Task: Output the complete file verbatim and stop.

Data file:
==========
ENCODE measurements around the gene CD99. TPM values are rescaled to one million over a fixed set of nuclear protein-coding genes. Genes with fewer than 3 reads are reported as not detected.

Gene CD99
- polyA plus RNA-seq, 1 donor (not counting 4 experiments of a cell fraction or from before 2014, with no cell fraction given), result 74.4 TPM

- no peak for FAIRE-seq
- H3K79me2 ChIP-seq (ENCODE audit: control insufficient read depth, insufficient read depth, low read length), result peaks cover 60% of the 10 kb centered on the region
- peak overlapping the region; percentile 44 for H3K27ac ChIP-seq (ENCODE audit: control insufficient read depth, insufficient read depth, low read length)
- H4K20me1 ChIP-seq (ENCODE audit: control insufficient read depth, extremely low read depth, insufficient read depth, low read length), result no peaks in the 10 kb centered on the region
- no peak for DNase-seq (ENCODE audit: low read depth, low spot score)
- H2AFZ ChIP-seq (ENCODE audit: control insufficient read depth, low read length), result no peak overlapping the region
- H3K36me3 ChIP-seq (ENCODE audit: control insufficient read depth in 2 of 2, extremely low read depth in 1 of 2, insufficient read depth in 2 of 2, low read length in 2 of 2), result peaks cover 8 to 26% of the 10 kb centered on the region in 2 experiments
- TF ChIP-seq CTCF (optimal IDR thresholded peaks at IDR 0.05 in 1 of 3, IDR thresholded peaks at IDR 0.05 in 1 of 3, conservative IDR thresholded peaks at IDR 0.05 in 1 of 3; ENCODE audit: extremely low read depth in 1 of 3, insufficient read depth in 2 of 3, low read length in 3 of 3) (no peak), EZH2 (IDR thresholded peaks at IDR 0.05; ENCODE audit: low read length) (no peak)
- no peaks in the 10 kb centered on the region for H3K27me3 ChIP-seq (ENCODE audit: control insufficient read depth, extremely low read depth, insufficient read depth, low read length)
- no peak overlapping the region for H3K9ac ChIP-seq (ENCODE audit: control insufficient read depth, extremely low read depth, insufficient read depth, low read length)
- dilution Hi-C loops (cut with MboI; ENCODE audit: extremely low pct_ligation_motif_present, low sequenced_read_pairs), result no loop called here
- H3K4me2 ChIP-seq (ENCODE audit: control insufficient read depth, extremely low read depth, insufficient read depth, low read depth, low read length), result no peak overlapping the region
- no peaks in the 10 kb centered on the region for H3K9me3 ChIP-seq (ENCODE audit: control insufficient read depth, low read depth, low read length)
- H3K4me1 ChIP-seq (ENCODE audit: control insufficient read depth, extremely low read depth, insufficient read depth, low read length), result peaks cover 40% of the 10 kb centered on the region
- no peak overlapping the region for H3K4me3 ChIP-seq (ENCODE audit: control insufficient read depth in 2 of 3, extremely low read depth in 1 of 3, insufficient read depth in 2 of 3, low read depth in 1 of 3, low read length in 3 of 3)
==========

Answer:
ENCODE measurements around the gene CD99. TPM values are rescaled to one million over a fixed set of nuclear protein-coding genes. Genes with fewer than 3 reads are reported as not detected.

Gene CD99
- polyA plus RNA-seq, 1 donor (not counting 4 experiments of a cell fraction or from before 2014, with no cell fraction given), result 74.4 TPM

- no peak for FAIRE-seq
- H3K79me2 ChIP-seq (ENCODE audit: control insufficient read depth, insufficient read depth, low read length), result peaks cover 60% of the 10 kb centered on the region
- peak overlapping the region; percentile 44 for H3K27ac ChIP-seq (ENCODE audit: control insufficient read depth, insufficient read depth, low read length)
- H4K20me1 ChIP-seq (ENCODE audit: control insufficient read depth, extremely low read depth, insufficient read depth, low read length), result no peaks in the 10 kb centered on the region
- no peak for DNase-seq (ENCODE audit: low read depth, low spot score)
- H2AFZ ChIP-seq (ENCODE audit: control insufficient read depth, low read length), result no peak overlapping the region
- H3K36me3 ChIP-seq (ENCODE audit: control insufficient read depth in 2 of 2, extremely low read depth in 1 of 2, insufficient read depth in 2 of 2, low read length in 2 of 2), result peaks cover 8 to 26% of the 10 kb centered on the region in 2 experiments
- TF ChIP-seq CTCF (optimal IDR thresholded peaks at IDR 0.05 in 1 of 3, IDR thresholded peaks at IDR 0.05 in 1 of 3, conservative IDR thresholded peaks at IDR 0.05 in 1 of 3; ENCODE audit: extremely low read depth in 1 of 3, insufficient read depth in 2 of 3, low read length in 3 of 3) (no peak), EZH2 (IDR thresholded peaks at IDR 0.05; ENCODE audit: low read length) (no peak)
- no peaks in the 10 kb centered on the region for H3K27me3 ChIP-seq (ENCODE audit: control insufficient read depth, extremely low read depth, insufficient read depth, low read length)
- no peak overlapping the region for H3K9ac ChIP-seq (ENCODE audit: control insufficient read depth, extremely low read depth, insufficient read depth, low read length)
- dilution Hi-C loops (cut with MboI; ENCODE audit: extremely low pct_ligation_motif_present, low sequenced_read_pairs), result no loop called here
- H3K4me2 ChIP-seq (ENCODE audit: control insufficient read depth, extremely low read depth, insufficient read depth, low read depth, low read length), result no peak overlapping the region
- no peaks in the 10 kb centered on the region for H3K9me3 ChIP-seq (ENCODE audit: control insufficient read depth, low read depth, low read length)
- H3K4me1 ChIP-seq (ENCODE audit: control insufficient read depth, extremely low read depth, insufficient read depth, low read length), result peaks cover 40% of the 10 kb centered on the region
- no peak overlapping the region for H3K4me3 ChIP-seq (ENCODE audit: control insufficient read depth in 2 of 3, extremely low read depth in 1 of 3, insufficient read depth in 2 of 3, low read depth in 1 of 3, low read length in 3 of 3)